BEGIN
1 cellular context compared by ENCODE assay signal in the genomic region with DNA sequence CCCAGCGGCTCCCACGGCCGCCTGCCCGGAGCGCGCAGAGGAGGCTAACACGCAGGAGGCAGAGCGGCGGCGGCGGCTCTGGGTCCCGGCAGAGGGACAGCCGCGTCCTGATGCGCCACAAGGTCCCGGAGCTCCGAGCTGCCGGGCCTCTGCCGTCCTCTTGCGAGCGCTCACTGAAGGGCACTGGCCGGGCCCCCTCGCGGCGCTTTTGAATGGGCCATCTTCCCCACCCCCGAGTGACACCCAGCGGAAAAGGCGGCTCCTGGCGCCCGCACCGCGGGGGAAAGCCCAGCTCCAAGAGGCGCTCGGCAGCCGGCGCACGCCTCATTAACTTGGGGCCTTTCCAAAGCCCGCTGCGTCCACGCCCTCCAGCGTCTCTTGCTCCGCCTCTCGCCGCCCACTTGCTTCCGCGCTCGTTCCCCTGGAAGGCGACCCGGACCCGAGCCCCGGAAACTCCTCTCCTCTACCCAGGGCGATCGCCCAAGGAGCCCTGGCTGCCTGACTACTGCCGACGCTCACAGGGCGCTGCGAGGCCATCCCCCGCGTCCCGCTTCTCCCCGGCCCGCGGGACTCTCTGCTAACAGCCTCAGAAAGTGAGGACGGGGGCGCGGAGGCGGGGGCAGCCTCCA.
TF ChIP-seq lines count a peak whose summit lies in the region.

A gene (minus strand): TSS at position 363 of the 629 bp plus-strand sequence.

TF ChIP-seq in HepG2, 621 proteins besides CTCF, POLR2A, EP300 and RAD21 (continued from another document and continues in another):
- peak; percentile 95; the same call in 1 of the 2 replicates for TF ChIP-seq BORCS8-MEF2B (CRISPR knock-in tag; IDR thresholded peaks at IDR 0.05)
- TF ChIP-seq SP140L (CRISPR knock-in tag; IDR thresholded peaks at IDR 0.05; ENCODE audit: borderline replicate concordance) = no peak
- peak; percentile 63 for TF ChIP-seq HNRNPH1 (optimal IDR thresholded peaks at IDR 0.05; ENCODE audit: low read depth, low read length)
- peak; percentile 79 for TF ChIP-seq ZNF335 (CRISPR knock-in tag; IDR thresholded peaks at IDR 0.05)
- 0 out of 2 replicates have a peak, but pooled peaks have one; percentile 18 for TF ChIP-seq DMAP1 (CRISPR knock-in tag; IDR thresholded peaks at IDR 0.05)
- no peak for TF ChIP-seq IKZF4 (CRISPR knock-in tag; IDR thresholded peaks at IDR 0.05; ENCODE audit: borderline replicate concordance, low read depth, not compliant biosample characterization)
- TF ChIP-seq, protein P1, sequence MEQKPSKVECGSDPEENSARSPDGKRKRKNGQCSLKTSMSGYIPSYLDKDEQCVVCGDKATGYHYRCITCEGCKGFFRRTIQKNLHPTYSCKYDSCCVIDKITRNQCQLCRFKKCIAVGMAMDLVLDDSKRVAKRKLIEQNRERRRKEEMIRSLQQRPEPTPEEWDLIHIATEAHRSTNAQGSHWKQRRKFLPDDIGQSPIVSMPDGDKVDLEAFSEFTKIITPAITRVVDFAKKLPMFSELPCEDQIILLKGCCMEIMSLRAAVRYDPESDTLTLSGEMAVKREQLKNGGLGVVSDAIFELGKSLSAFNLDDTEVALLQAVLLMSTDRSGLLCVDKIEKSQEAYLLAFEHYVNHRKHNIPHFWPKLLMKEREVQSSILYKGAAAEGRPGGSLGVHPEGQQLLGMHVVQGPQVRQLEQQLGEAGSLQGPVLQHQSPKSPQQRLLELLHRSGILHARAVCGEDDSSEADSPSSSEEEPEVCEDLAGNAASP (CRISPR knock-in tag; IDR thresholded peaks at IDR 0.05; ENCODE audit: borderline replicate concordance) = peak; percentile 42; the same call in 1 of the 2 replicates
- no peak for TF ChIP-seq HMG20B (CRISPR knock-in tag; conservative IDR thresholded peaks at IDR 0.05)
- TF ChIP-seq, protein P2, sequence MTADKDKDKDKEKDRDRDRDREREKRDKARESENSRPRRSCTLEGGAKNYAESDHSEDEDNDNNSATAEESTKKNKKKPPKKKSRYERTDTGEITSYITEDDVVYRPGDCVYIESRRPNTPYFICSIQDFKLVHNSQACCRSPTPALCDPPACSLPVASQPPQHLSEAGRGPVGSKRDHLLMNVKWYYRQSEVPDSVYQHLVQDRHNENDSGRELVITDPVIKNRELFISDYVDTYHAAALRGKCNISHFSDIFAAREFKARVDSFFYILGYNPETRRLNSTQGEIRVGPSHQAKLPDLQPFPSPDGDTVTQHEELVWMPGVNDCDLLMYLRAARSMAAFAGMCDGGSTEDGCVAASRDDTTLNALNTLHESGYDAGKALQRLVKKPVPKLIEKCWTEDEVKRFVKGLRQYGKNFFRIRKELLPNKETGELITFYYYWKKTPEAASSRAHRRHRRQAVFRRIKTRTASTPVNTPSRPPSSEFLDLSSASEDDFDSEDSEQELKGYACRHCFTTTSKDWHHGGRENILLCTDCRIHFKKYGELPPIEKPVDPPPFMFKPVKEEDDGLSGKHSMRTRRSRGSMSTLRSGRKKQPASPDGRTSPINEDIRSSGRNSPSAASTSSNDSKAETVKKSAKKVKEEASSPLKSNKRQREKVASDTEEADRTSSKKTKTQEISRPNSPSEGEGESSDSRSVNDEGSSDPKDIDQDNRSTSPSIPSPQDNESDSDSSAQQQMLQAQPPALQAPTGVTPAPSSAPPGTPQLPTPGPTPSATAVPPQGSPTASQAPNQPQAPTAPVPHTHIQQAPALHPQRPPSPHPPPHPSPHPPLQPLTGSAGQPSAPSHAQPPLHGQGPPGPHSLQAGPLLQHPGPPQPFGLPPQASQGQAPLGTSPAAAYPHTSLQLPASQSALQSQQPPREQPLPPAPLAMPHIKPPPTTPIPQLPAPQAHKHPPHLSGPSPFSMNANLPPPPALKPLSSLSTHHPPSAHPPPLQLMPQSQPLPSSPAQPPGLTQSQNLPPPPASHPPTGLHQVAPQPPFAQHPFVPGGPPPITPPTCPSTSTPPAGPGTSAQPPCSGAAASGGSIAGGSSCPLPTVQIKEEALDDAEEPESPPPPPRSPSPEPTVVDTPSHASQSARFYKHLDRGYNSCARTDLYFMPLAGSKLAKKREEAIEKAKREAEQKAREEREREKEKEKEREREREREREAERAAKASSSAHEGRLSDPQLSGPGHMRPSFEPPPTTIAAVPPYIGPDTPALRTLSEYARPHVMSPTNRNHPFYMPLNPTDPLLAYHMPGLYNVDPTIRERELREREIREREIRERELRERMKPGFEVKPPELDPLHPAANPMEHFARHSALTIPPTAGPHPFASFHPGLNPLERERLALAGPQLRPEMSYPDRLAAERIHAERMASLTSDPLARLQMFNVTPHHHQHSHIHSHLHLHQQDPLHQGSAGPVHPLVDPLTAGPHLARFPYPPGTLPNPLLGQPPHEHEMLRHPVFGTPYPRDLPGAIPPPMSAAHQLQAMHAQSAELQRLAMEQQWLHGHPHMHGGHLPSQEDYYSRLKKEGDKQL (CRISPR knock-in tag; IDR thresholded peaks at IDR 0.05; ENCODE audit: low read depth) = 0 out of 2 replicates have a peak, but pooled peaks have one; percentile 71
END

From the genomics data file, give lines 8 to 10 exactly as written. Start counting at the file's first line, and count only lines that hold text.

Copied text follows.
- peak; percentile 79 for TF ChIP-seq ZNF335 (CRISPR knock-in tag; IDR thresholded peaks at IDR 0.05)
- 0 out of 2 replicates have a peak, but pooled peaks have one; percentile 18 for TF ChIP-seq DMAP1 (CRISPR knock-in tag; IDR thresholded peaks at IDR 0.05)
- no peak for TF ChIP-seq IKZF4 (CRISPR knock-in tag; IDR thresholded peaks at IDR 0.05; ENCODE audit: borderline replicate concordance, low read depth, not compliant biosample characterization)